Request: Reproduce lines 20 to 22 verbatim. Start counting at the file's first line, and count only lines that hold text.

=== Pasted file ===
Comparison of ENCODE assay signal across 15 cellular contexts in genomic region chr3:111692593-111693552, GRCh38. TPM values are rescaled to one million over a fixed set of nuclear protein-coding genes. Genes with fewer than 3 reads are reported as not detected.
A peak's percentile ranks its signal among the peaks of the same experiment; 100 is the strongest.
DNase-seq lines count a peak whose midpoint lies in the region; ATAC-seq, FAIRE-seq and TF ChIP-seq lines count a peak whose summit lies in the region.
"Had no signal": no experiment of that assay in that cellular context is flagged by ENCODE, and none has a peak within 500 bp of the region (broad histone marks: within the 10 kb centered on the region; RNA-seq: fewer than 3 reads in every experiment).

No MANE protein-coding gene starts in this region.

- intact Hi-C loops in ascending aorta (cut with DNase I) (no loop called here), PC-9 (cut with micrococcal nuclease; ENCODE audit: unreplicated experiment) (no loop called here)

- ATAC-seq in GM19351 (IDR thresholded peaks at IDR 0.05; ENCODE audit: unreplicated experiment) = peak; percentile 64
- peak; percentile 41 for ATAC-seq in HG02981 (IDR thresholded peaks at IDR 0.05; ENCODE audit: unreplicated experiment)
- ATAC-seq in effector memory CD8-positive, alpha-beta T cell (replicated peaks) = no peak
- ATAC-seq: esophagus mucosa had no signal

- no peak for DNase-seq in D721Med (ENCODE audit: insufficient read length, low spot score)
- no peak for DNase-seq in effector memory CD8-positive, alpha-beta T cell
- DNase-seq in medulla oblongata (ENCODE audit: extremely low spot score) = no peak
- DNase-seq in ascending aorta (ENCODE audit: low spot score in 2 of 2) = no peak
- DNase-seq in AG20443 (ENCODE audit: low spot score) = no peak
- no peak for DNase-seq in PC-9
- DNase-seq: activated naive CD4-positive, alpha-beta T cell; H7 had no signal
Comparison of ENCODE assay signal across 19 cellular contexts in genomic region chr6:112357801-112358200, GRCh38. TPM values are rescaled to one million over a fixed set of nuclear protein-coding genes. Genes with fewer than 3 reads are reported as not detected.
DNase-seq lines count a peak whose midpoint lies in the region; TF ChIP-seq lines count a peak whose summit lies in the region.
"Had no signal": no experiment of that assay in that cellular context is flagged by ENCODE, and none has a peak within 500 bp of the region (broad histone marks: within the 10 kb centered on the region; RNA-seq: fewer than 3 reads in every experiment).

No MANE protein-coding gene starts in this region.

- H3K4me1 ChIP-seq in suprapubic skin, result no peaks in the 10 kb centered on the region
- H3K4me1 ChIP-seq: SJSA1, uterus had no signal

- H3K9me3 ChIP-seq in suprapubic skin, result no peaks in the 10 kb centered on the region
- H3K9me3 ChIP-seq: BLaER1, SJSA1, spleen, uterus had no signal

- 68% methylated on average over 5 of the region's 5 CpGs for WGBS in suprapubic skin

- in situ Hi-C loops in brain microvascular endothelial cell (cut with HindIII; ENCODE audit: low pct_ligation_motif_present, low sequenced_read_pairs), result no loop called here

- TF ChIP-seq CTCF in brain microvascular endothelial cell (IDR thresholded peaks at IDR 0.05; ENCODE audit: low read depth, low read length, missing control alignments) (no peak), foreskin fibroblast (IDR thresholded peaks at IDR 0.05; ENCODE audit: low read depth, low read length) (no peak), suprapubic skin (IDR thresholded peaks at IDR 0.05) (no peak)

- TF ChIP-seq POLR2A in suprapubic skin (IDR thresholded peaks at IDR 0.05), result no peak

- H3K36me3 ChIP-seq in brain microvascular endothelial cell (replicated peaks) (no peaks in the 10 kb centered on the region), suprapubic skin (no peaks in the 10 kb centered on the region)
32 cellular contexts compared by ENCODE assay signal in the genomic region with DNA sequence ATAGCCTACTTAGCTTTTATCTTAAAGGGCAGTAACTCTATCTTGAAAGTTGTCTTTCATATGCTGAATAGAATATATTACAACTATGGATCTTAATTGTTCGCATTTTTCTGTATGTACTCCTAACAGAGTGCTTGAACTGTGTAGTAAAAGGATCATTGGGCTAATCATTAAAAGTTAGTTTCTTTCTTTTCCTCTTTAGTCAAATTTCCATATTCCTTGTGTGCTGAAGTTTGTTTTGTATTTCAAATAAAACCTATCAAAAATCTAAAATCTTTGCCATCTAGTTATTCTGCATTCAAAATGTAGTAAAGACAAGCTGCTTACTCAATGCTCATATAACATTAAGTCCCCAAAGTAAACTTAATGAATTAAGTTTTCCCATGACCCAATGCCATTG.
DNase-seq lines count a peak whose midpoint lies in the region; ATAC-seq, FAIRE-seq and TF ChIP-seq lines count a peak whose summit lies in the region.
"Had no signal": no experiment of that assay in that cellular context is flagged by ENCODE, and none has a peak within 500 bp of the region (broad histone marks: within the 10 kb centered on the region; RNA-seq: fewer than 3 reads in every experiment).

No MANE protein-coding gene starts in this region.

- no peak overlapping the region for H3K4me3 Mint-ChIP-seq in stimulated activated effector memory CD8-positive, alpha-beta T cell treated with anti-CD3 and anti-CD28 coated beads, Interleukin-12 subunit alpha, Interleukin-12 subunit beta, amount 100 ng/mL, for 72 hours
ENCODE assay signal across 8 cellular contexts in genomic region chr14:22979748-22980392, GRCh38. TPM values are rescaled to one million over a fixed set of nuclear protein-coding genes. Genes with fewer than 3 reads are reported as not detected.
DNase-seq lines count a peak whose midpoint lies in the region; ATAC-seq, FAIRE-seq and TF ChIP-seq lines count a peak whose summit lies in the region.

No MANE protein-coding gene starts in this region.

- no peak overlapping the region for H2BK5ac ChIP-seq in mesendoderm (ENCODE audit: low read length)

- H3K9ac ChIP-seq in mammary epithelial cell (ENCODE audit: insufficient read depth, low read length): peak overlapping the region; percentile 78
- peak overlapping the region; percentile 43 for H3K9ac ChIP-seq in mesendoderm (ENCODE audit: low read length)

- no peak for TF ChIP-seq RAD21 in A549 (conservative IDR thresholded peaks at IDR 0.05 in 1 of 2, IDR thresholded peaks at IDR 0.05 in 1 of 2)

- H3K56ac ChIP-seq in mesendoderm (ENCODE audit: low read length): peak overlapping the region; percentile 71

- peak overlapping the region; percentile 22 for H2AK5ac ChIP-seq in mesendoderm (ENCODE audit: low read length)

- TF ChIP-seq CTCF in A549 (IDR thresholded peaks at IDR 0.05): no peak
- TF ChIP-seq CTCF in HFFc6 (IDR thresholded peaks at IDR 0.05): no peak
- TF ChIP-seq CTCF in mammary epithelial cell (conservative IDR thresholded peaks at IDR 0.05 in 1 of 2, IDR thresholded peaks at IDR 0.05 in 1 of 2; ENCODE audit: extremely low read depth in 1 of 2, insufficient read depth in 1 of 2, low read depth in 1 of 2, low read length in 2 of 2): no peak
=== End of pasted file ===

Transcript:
"Had no signal": no experiment of that assay in that cellular context is flagged by ENCODE, and none has a peak within 500 bp of the region (broad histone marks: within the 10 kb centered on the region; RNA-seq: fewer than 3 reads in every experiment).

No MANE protein-coding gene starts in this region.

- H3K4me1 ChIP-seq in suprapubic skin, result no peaks in the 10 kb centered on the region